“Uh … these go to 11.”—Nigel Tufnel
11 is the red-headed stepchild of the first 20 natural numbers. If you need convincing, consider this: it took a fictional guitarist to put 11 on the rock ‘n’ roll map. Those specially made amps that go “one louder” represent rock’s iconic 11, and the battiness of Nigel’s contention underscores 11’s problem. As Spinal Tap director Marty DiBergi sensibly suggests, why go to 11? Why not just make 10 louder?
Eleven just doesn’t get a lot of respect; it’s forever in 10’s shadow. Even though there’s a goodly number of 11 songs out there, precious few could be called iconic, or even great examples of a band or artist’s oeuvre, and many of these are unreleased songs, outtakes, live-only, or some other aspect of less-than-top-tier status. U2’s “Eleven O’Clock Tick Tock,” for example, a song that’s remained in the band’s set list since the ‘80s, never made it onto a studio album. R.E.M and Hüsker Dü both have 11-named outtakes (“The Eleventh Untitled Song” and “Dozen Beats Eleven,” respectively), while England’s Doves inexplicably slapped the glorious “Eleven Miles Out” on a B-side. (Not to mention The Loud Family’s “Eleven,” and NRBQ’s “11 Bar Blues,” both live and non-LP) Elsewhere is “Room Eleven,” the last, and least good, song on Daisy Chainsaw’s excellent Lovesick Pleasure EP (DC’s debut release was called Eleventeen.)
The Grateful Dead – “The Eleven”
The Grateful Dead’s “The Eleven” fits the pattern. Recorded for the palindromically titled Aoxomoxoa, the song only appeared on the four-sided Live/Dead, the 1969 recording that caught the original lineup at the peak of its powers. Named for its circuitous 11/8 time signature (same as Primus’s “Eleven”), “The Eleven” did not remain in the band’s live repertory for very long, one suspects, because it was a bit too crazed, frantic, and complex for the more laid-back, post-Pigpen Dead. When the band began developing this Phil Lesh/Robert Hunter creation, “we’d spend hours and hours every day just playing groups of 11,” said Jerry Garcia, describing a work ethic that doesn’t seem to gibe with the band’s air of spontaneity.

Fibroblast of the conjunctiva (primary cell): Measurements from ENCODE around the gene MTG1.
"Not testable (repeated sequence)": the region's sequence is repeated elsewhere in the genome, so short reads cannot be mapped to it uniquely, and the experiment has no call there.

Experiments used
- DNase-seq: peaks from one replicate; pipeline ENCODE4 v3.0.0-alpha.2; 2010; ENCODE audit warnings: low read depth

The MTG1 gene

If the Dead were the Beatles of West Coast psychedelia in the late ‘60s, the West Coast Pop Art Experimental Band were the Freddie and the Dreamers of the scene. And their “Sweet Lady Eleven” would be just another forgettable track (“We’ll travel to the moon/We’ll travel to my room! Uuh!”) from their forgettable last record if it weren’t for the creepy notion that the 11 in the title might refer to the lady’s age. And it just might: the band’s previous record, Where’s My Daddy?, was permeated with undisguised Lolita lust, and group leader Bob Markley ended up doing jail time for sex with underage girls.
To be sure, some of 11’s finest moments in the sun come as a lyric, rather than as a title. Besides 17, it’s the only tri-syllable under 20, so many folks have made excellent use of its distinctive cadence: Bob Dylan’s “Subterranean Homesick Blues (“The man in the coonskin cap, in the big pen/wants eleven dollar bills, you only got ten”); David Bowie’s “Queen Bitch” (“She’s up on the eleventh floor, watching the cruisers below”); XTC’s “Outside World” (She’s got 11 lions laughing at her lake side”); and Jackson Browne’s masterstroke of double entendre, “Redneck Friend” (Cause he’s the missing link/the kitchen sink/ 11 on a scale of 10”). Stephin Merritt of Magnetic Fields leverages the Tufnel-ian sense of the number (“We’ll have time enough for sex and love and heaven/When our pheromones are turned up to eleven…”), while Neil Young’s “No Wonder” draws on its darker implications (“That song from 9/11 keeps ringing through my head”) and the Who strike a xenophobic stance in “It’s Not True” (“I haven’t got 11 kids/I weren’t born in Baghdad/I’m not half-Chinese either/and I didn’t kill my dad”). Nerd gods They Might Be Giants lament the fact that “…precious few have mourned the passing of Mister James K. Polk, our eleventh president,” and Michael Stipe of R.E.M. liked the sound of eleven so much he mentioned it twice in the gorgeously morose “Perfect Circle”:
Put your hair back, we get to leave
Eleven gallows on your sleeve
Shallow figure, winners paid
Eleven shadows way out of place